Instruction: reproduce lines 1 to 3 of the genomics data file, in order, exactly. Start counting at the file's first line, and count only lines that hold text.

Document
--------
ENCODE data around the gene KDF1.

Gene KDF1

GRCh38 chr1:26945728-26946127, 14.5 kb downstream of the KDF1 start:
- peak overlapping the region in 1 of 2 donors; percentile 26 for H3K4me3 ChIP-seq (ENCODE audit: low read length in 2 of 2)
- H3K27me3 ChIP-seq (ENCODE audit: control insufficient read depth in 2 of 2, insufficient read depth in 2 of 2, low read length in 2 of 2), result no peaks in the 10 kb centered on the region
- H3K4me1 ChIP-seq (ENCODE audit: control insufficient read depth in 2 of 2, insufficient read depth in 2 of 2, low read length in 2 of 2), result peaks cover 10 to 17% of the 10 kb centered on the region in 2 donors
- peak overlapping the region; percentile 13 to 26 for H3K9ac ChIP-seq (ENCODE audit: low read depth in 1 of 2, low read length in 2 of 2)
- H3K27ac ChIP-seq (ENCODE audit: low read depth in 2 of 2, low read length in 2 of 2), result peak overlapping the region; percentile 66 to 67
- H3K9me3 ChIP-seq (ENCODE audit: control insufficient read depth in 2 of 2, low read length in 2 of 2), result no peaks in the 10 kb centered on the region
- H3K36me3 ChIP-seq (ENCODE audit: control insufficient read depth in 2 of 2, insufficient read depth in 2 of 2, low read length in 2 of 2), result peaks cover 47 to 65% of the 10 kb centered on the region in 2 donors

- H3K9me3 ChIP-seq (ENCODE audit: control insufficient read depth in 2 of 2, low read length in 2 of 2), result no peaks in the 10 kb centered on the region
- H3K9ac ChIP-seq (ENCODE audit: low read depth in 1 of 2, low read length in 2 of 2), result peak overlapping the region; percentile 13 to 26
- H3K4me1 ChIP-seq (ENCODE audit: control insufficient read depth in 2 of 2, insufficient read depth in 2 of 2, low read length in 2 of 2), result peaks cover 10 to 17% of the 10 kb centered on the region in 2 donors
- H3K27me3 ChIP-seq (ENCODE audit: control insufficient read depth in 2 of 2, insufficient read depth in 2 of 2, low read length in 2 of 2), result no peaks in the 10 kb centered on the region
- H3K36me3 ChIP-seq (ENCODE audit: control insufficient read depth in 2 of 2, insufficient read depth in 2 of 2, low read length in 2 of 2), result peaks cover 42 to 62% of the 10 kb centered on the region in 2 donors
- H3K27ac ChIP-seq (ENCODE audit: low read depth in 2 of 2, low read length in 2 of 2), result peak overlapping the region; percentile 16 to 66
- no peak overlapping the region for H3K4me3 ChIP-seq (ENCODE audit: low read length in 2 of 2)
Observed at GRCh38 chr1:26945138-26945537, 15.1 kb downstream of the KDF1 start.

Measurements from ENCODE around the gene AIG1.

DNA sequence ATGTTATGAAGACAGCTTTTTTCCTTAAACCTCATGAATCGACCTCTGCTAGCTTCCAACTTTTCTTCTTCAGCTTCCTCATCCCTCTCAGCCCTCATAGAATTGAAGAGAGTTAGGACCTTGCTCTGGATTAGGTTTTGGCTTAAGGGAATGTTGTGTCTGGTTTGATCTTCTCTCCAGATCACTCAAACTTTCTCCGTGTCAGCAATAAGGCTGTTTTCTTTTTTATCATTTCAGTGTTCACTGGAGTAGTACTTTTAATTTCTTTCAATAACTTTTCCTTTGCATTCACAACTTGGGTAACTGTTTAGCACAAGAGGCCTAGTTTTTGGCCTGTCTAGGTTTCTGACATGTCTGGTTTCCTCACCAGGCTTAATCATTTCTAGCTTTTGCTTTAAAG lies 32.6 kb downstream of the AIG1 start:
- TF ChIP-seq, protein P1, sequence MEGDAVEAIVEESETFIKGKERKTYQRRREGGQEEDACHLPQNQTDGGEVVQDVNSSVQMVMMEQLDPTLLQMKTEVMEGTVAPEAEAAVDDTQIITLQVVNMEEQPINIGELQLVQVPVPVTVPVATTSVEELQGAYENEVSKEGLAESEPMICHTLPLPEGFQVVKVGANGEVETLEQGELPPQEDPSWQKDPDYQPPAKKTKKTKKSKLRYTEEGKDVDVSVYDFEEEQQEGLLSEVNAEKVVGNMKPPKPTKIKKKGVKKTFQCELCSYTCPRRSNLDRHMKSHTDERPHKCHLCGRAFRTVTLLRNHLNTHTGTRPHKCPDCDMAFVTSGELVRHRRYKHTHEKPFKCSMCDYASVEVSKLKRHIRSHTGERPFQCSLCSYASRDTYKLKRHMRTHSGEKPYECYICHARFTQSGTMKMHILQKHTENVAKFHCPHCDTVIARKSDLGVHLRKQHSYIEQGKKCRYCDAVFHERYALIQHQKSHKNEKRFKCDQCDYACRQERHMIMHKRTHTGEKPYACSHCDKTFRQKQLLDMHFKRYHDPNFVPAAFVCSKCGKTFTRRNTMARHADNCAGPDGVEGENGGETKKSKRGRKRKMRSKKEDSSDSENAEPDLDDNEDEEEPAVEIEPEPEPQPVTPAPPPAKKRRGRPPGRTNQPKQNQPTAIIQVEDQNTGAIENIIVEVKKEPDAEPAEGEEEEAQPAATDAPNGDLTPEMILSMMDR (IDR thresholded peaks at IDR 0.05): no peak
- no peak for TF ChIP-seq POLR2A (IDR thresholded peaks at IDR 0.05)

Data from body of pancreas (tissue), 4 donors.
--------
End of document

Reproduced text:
ENCODE data around the gene KDF1.

Gene KDF1

GRCh38 chr1:26945728-26946127, 14.5 kb downstream of the KDF1 start: